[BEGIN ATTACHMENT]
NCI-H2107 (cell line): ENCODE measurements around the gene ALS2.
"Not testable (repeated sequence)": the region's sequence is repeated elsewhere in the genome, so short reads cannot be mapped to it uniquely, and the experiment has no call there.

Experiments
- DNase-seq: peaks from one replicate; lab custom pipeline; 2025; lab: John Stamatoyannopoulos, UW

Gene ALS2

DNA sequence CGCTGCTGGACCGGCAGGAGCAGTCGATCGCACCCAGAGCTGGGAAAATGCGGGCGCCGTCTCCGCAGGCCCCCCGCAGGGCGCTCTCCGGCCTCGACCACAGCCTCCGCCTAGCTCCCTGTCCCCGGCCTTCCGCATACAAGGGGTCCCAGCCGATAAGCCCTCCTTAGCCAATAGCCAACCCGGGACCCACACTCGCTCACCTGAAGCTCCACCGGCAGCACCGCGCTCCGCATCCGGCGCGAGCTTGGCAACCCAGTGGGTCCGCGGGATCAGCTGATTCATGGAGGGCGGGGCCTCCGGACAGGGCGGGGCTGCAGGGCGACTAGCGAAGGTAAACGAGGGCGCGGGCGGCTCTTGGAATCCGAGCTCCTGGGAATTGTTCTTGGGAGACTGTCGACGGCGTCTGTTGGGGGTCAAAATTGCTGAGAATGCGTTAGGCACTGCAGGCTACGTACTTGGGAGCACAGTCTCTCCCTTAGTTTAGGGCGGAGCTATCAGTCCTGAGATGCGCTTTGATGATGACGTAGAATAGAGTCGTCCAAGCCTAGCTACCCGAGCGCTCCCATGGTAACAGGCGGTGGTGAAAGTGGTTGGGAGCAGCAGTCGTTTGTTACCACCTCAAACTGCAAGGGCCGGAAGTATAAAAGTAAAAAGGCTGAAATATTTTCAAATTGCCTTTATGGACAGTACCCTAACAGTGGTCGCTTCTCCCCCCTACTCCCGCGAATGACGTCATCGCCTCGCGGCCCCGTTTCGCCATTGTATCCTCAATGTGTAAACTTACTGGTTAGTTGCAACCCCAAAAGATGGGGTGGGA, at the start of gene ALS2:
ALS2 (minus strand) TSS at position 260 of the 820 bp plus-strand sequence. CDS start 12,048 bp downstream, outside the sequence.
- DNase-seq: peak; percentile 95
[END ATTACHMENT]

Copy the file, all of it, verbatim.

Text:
NCI-H2107 (cell line): ENCODE measurements around the gene ALS2.
"Not testable (repeated sequence)": the region's sequence is repeated elsewhere in the genome, so short reads cannot be mapped to it uniquely, and the experiment has no call there.

Experiments
- DNase-seq: peaks from one replicate; lab custom pipeline; 2025; lab: John Stamatoyannopoulos, UW

Gene ALS2

DNA sequence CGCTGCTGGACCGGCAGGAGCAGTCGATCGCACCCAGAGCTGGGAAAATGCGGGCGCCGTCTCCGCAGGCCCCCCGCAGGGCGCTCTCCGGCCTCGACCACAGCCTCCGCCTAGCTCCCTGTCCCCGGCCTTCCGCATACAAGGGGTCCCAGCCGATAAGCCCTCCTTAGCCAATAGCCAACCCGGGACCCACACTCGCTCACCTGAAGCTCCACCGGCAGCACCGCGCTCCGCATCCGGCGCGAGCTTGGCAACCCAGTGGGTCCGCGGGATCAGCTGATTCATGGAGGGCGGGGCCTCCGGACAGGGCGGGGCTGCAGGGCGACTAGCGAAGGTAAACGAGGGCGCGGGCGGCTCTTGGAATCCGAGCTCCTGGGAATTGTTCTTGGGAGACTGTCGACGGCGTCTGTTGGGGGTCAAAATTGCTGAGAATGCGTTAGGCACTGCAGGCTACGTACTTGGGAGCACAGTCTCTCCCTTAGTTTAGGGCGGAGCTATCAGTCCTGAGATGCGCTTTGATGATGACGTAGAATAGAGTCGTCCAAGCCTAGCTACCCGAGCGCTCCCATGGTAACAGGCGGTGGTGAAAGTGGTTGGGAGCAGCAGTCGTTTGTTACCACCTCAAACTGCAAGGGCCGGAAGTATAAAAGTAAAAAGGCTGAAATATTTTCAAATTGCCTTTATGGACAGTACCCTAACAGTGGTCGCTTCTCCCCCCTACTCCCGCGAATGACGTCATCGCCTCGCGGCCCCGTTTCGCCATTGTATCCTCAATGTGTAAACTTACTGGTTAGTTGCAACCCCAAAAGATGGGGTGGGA, at the start of gene ALS2:
ALS2 (minus strand) TSS at position 260 of the 820 bp plus-strand sequence. CDS start 12,048 bp downstream, outside the sequence.
- DNase-seq: peak; percentile 95